In times of crisis, choose who you follow with care

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From lizard people to flat earth conspiracies, there's a lot of crazy stuff making its way into our newsfeeds these days. Guard yourself from misinformation with media literacy and rational thinking.

Sometimes, it can take a life or death situation for us to discover our boundaries.

And in the past eight weeks, I for one have learned to draw the line at misinformation, the rampant spread of which mirrors the veracity of the coronavirus itself.

The world is presently contending with two viruses: one that attacks the immune system, and another that attacks the rational thinking mind by way of fear mongering and ignorance. As the World Health Organization (WHO) puts it, “we’re not just fighting an epidemic; we’re fighting an infodemic.”

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According to the WHO, an infodemic is “an over-abundance of information, some accurate and some not that makes it hard for people to find trustworthy sources and reliable guidance when we need it.”

In a public health emergency, a lack of reliable guidance deters our abilities to protect ourselves and others.

The WHO has also created a framework guiding governments in the combat against misinformation, with the first step requiring public health interventions and messages to be based on science and evidence. In mid-April, Privy Council president and lawyer Dominic Leblanc said the federal government is considering a new law to fight pandemic misinformation that promotes fake, dangerous cures and conspiracy theories on the virus’s origins.

When challenged with credible facts, don’t be surprised when the conspiracy theorist in your life lashes back by discouraging you from trusting the “mainstream media” and to instead “do your own research.”

Research is the third step of the scientific method, after observation and developing a question. Research is the mandatory link between the question and the hypothesis. It can be easy for anyone to claim they have “conducted research” by accessing a multitude of widely available online resources (or you know, binge-watching a slew of badly produced YouTube documentaries), but the key here is knowing how to conduct research properly and responsibly.

We need to be very, very careful when conducting research online, where literally anyone, anywhere in the world can post anything they want and call it truth.

Karl Popper was a 20th century British philosopher of science who came up the theory of falsification, which is a very simple method of critical thinking. It may not work for everyone, but it definitely helps me out while conducting research of any kind.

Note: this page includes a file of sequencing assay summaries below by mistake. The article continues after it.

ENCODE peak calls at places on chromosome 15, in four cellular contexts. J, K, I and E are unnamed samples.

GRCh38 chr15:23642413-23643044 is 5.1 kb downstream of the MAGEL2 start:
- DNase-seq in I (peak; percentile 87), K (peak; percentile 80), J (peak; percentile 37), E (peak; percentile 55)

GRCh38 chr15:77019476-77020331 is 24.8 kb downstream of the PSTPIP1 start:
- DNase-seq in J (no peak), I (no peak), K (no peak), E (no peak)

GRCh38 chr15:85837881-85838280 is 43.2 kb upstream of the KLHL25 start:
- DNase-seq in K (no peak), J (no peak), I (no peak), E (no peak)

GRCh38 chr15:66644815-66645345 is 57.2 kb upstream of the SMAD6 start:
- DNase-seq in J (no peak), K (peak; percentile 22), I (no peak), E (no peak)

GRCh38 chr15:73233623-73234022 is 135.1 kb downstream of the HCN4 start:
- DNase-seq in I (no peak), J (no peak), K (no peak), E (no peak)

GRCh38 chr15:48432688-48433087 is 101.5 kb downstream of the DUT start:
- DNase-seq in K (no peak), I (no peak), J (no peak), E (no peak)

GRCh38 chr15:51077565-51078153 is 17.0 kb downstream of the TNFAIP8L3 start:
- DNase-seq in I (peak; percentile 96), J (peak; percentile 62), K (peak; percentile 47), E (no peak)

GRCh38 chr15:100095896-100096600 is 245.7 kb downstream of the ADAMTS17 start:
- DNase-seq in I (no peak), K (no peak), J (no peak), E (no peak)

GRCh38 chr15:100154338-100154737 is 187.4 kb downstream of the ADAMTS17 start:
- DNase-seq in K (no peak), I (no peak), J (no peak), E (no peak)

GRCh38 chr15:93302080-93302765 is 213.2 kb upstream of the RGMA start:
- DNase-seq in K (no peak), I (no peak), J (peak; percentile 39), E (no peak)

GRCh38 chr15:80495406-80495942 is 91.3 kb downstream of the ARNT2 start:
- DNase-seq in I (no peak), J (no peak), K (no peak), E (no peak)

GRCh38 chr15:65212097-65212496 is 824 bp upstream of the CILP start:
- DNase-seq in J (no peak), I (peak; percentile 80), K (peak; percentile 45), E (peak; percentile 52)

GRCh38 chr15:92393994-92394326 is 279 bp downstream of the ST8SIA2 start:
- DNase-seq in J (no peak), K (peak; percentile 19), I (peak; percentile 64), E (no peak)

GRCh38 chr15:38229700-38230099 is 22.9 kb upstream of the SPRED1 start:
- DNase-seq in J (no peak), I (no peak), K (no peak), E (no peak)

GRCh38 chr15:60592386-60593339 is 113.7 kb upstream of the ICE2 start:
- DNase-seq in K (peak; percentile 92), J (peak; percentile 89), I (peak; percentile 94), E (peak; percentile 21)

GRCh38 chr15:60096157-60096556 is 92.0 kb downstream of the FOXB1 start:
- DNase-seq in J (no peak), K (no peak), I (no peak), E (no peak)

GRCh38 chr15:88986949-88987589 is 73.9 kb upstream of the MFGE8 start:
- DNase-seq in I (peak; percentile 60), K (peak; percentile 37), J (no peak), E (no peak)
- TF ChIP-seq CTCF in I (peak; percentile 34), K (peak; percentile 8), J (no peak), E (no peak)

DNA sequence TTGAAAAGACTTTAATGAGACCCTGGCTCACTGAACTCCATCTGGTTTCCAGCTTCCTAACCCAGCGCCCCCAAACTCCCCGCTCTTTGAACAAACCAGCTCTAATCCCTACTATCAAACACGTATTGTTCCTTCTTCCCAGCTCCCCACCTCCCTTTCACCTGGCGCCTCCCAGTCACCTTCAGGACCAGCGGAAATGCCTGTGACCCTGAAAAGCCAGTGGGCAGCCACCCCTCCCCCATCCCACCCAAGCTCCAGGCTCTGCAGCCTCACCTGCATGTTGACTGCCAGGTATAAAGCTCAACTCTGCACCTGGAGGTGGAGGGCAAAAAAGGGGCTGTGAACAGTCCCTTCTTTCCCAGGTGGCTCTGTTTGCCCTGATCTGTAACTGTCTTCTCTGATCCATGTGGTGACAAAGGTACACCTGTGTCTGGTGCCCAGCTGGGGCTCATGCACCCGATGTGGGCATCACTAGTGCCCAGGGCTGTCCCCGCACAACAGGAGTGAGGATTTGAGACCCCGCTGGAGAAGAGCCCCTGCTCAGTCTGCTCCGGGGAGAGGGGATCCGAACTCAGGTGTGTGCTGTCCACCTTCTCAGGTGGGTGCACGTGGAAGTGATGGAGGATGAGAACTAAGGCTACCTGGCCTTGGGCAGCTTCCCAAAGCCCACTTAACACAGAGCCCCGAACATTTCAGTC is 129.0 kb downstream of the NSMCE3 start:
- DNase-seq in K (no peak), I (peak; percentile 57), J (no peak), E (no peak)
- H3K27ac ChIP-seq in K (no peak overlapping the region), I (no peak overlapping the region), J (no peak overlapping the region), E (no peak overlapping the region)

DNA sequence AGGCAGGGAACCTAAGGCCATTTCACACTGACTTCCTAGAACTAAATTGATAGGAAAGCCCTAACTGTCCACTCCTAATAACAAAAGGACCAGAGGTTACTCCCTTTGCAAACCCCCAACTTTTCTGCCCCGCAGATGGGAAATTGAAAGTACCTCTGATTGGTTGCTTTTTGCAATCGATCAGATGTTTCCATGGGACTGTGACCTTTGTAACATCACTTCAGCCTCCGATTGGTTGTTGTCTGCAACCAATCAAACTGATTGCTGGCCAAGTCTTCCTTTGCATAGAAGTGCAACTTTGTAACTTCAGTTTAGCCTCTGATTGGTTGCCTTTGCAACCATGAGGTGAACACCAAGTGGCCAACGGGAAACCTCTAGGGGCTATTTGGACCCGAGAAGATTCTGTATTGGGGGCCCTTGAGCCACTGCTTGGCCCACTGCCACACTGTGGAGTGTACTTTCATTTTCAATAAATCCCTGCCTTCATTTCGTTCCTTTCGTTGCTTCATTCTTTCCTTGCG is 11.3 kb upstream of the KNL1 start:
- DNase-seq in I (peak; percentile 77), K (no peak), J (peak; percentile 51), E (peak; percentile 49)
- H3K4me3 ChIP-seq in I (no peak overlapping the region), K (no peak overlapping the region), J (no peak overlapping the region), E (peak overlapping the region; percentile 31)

Very crudely put, the philosophy gives us the example of a theory that only white swans exist in the world. However, looking for purely white swans, or for affirmation of our own confirmation bias, is an ineffective way to prove this theory to skeptics. If we truly want to know that we are right in our belief that only white swans exist, what we should do is then seek out conflicting data, otherwise known as black swans.

When we look for and find black swans, we can know and accept that our theory is in fact false and move on with our lives. Or in my case, protect my mental health as I scroll through my daily newsfeed.

So please, I urge you all to know your own personal boundaries for BS. Cross-reference claims with critics of those claims. Make sure your sources are credible experts with a clean professional background. While navigating the media, I strongly suggest utilizing websites like or

I strive to view the other side things and come up with my own balanced opinion, especially as a journalist just starting out in my career. But when the other side pulls me down into a rabbit hole that creates a distrust not only in experts, but also in my own mental and intuitive discernment of what I know to be empirically true – then that rabbit hole isn’t even worth my attention to begin with.

There’s still so much for experts to learn about this virus, and as a world community we are still learning about the long-term outlook. I can only speak for myself, but it’s probably better for our collective mental wellness to accept that some of the answers we desperately seek right now can only come in time.

This situation is entirely out of our control, and all we can do is keep our cools and handle it the best we can. This does not mean promoting misinformation and wildly inaccurate rumours that put other people’s lives at risk.

When it comes to media literacy, remember that only YOU can create your mental and digital algorithm by making conscious decisions about the information you click on and why.

Choose who you follow with care.

Editorial opinions or comments expressed in this online edition of Interrobang newspaper reflect the views of the writer and are not those of the Interrobang or the Fanshawe Student Union. The Interrobang is published weekly by the Fanshawe Student Union at 1001 Fanshawe College Blvd., P.O. Box 7005, London, Ontario, N5Y 5R6 and distributed through the Fanshawe College community. Letters to the editor are welcome. All letters are subject to editing and should be emailed. All letters must be accompanied by contact information. Letters can also be submitted online by clicking here.